CHICAGO--With a 30 percent Medicare cut looming, hospitals and radiology practices should start thinking about organizational shifts, particularly integrating accountable care organizations (ACOs) into practice, Christopher G. Ullrich, MD, a radiologist at Charlotte Radiology in Monroe, N.C., said during a presentation Nov. 30 at the annual Radiological Society of North America (RSNA) meeting.
“Quo Vadis?” or Where are we going?" asked Ullrich. Radiology consumes almost 7 percent of all healthcare costs and shifting towards different payment structures could help to better facilitate the anticipated 30 percent Medicare payment cuts Congress says will take place Jan. 1.
“At the present time radiology is being used for macro-economic redistribution of money to help finance … this change,” said Ullrich.
“If you look since 2000 at reimbursements, hospitals have gotten a 3 to 4 percent incremental payment increases over that period of time.” Currently, Centers for Medicare & Medicaid Services [CMS] pilot programs have integrated fee-for-service [FFS] payment models that actually pay radiologists and other primary care physicians [PCPs], in addition to attempting to manage the utilization of resources.
“Payors are usually paying the direct costs of radiology benefit management (RBM) notifications, etc., but are ignoring the provider costs for compliance,” UIlrich said. But, as an isolated macro-economic strategy “continually paying less is not really a viable strategy,” he said.
“Better medical practices, efficiency, right sizing, and a variety of other strategies are the only real way to move forward.” In addition, Ullrich said that uncoupling technical payments and professional payments are absolutely necessary.
And while the frameworks for ACOs have not yet been defined by CMS, and “uncertainty” still exists, Ullrich said that hospital and practices should begin thinking of the rules and practices of the models that will begin in 2012.
Ullrich outlines the following scenarios that could be integrated into the ACO model:
- Payor offers a hospital or accepts an ACO payment per beneficiary per year: What’s radiology’s portion?
- A payor offers a bundled payment for various episodes of care: How is radiology’s portion calculated? In most cases this is FFS, said Ullrich.
- An ACO accepts a shared-risk agreement with a payor based on FFS with a 15 percent withhold. The savings are substantial: How does radiology shared that savings? Ullrich offered that many practices go broke in this arrangement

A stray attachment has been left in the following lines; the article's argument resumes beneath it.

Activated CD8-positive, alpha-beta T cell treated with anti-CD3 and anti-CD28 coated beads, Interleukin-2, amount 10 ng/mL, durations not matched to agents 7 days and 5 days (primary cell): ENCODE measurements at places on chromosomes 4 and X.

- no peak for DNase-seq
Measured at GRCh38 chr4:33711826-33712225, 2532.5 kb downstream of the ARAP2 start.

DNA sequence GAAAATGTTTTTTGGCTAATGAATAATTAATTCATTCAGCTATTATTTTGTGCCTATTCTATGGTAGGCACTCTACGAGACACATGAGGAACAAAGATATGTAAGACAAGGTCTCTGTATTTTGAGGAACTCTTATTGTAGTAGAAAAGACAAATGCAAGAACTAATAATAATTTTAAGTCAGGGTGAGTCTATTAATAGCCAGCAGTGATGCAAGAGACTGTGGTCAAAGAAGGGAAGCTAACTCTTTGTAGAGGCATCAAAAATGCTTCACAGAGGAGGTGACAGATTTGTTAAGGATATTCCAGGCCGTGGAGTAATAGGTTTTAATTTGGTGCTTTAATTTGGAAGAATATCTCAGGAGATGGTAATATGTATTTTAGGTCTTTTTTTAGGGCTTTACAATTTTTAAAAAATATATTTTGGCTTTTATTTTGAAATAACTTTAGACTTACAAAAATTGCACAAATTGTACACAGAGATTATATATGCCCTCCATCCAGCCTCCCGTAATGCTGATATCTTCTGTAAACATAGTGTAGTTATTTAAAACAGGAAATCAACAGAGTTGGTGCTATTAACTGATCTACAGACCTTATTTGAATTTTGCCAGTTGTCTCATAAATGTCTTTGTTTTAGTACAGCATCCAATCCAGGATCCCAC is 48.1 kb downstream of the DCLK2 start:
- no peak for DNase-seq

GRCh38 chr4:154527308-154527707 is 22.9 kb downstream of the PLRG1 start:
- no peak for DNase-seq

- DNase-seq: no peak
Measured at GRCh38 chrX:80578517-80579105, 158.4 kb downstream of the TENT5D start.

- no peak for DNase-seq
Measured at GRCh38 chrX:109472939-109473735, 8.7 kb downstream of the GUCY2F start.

- The ACO initiates a FFS with the payor. How does radiology protect its relativity?
“Because there are no working models, radiology can also be in the forefront of creating an [ACO] model,” Ullrich said.
ACOs will most likely:
- Contract with payors for payments and episodes;
- Will offer a discounted fee-for-service for payors as a care model;
- Be totally managed by hospitals with employed physicians; or
- Be totally managed by physicians or networks of physicians.
Ullrich said that medical home is an integral part of ACOs and these patients must be cared for in an “environment where they are consistently engaged by an adequately funded, well-organized and supported primary care provider system.” In addition, managing chronic diseases should also be incorporated into the ACO model due to the fact that the management of diabetes, COPD and other such conditions can reduce the amount of ER visits and referrals, leading to lower costs.
Ullrich said that a pilot program at Community Care of North Carolina, which used a primary care economic model for PCPs that spanned 15 non-profit networks, 4,500 PCPs, 1,350 homes and 1 million Medicare beneficiaries, saved the state $950 million over a five-year period.
The model made per member per month payments to doctors and networks through Medicaid and is based on benchmarked costs given to doctors and networks, and is quality- and systems-oriented.
“If you pay PCPs more, you can actually spend less … and by managing the care of patients by using a physician-based model, you can save money.
“Healthcare is a public utility but is it the dream or the nightmare?” he said. “For healthcare reform, everyone will be covered, but your next appointment may not be until June 2011.” In addition, he said that the bill also promotes hospital and practice consolidation and reduced competition is occurring as a result.
“We need to be engaged in the discussion within the political arena,